Commentary Magazine


The Jewish Vote Reconsidered- Part Two

As I discussed in my previous post, a majority of Jewish voters will probably stick with Barack Obama next year no matter how bad his relationship gets with Israel. But that does not mean a significant shift in the Jewish vote might not occur. Though many Jews either don’t care about Israel or even actively identify with those who want more U.S. pressure on it, there are still a large number of liberal Democratic Jews who are passionate supporters of Israel. As their support for Obama in 2008 demonstrated, their standards for judging Democrats are far more lenient than those applied to Republicans. But it is simply untrue to claim this group is unaware of or unmoved by Obama’s hostile actions, or the basic fact most Israelis view the president as an adversary of their country.

It is this group that may account for as much as 20 percent or more of the Jewish vote. That total is the difference between the nearly 80 percent Obama garnered in 2008 and the combined vote for Jimmy Carter and John Anderson in 1980 that came to nearly 60 percent, which represents the historic low point for the Democrats in terms of the Jewish vote. It is this group that could make up as much as a fifth or more of all Jewish voters who are in play in 2012.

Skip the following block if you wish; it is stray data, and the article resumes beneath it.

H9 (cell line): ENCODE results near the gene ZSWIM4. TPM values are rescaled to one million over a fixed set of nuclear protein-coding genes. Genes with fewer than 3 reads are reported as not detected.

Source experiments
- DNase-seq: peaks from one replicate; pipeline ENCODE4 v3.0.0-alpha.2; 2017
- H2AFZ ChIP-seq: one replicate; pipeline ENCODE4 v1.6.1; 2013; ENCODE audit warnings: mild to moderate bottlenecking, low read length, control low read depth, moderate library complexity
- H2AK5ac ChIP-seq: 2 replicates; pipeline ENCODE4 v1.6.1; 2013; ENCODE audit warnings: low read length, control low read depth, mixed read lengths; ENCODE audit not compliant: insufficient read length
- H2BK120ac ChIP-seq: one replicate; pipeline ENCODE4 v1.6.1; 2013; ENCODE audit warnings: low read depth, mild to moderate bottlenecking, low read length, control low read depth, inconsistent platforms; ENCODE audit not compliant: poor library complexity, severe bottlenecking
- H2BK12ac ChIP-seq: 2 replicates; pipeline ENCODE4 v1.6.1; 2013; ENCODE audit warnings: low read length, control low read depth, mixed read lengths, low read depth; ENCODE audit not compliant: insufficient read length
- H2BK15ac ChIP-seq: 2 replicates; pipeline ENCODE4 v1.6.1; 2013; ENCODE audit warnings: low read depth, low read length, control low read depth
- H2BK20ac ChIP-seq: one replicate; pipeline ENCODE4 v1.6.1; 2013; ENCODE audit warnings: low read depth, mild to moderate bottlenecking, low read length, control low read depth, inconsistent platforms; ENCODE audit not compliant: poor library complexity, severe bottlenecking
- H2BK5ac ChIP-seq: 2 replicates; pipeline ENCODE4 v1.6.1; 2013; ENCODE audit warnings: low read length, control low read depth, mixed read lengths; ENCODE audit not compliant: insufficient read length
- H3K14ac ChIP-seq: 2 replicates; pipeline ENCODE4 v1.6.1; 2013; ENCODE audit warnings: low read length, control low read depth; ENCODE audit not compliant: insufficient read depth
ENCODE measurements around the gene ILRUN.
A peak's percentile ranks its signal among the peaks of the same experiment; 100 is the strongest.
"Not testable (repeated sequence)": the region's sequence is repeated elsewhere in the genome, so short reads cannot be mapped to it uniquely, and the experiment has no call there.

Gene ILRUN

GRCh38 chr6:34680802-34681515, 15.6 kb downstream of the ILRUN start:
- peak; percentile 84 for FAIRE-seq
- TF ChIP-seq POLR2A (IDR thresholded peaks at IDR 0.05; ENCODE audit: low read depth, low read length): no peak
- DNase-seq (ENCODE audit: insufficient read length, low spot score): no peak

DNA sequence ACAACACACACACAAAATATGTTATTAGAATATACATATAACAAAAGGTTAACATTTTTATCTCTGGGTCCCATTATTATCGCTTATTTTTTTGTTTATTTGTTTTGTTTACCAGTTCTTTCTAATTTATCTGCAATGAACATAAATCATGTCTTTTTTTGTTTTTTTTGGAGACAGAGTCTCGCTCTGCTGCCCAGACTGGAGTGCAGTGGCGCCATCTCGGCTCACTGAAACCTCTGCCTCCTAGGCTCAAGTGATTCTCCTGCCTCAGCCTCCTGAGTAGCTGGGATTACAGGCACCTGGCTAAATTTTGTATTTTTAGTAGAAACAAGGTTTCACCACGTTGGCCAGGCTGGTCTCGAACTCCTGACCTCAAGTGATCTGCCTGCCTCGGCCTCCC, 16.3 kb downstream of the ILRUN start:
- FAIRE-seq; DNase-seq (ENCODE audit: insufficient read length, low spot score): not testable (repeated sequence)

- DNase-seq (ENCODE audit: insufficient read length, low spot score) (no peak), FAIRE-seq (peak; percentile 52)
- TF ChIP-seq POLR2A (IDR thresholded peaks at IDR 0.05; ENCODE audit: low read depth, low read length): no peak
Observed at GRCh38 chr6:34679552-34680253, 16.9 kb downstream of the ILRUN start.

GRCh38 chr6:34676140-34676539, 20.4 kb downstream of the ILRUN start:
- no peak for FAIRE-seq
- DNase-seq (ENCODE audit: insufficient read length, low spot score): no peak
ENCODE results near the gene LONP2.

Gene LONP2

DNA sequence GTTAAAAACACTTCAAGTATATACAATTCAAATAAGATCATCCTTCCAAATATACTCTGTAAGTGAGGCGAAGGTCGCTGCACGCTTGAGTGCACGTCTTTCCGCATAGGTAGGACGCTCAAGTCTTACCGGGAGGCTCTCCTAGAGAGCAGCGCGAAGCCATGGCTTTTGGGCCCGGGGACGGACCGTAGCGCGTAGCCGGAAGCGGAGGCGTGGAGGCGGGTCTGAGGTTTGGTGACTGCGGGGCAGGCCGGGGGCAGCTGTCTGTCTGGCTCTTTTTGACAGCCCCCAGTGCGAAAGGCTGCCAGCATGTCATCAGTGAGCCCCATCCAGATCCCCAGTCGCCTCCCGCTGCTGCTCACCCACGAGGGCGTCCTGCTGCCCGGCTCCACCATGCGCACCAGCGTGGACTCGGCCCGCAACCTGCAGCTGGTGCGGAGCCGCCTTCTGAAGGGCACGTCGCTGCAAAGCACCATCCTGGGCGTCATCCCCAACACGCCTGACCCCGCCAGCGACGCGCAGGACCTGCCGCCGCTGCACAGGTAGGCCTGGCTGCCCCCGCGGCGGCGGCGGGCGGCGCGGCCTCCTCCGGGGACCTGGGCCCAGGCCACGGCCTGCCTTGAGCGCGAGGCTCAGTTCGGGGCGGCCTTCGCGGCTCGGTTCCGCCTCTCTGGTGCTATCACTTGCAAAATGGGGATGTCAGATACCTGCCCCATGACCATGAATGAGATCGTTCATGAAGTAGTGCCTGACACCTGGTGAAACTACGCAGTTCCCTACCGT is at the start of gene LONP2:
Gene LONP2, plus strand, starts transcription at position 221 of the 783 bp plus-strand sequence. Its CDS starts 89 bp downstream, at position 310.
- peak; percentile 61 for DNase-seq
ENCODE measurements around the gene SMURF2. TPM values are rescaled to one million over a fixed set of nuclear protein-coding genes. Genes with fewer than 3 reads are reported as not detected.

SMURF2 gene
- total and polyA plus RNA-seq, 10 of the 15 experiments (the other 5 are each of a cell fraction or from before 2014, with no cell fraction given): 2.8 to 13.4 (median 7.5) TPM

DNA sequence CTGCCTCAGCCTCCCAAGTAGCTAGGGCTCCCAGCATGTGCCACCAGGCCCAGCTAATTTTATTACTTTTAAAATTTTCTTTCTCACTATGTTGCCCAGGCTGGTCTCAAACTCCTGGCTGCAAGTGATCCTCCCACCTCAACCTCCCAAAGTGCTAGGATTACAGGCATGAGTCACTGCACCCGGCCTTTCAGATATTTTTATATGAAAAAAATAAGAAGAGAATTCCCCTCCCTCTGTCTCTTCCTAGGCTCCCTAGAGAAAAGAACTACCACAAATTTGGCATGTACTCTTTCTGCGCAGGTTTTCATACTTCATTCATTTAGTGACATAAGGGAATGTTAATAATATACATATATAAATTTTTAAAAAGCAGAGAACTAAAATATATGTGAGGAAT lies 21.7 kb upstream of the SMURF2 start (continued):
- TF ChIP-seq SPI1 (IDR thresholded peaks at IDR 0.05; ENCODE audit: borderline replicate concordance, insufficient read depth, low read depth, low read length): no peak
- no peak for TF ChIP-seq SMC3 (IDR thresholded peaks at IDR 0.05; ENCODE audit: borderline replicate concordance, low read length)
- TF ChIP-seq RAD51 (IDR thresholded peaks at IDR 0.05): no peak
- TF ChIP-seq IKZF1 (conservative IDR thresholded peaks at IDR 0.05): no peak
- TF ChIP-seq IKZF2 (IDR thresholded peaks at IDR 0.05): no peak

Is that something for Democrats to worry about? You bet it is. Although one out of five votes of a group that makes up less than two percent of the total U.S. population may seem insignificant, a swing of 10 to 20 percentage points in the Jewish vote in key states like Pennsylvania or Florida could decide the election in a close race.

These voters could abandon Obama if they feel they have a palatable pro-Israel alternative. That is the tricky part of the equation. While these people may be thinking of jumping the Democratic ship because of Obama’s attitude toward Israel, they will not vote for any Republican who is rightly perceived as a better friend and ally to the Jewish state. In fact, if faced with a choice between a Republican who is identified with the Christian right, it may not matter how pro-Israel they are–many would either reluctantly return to Obama or simply stay home on Election Day.

For a breakdown of how the current contenders might stack up with Jewish voters, read my next post.